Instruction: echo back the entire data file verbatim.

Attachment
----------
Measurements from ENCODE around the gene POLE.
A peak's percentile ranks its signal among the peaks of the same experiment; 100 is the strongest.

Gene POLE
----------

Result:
Measurements from ENCODE around the gene POLE.
A peak's percentile ranks its signal among the peaks of the same experiment; 100 is the strongest.

Gene POLE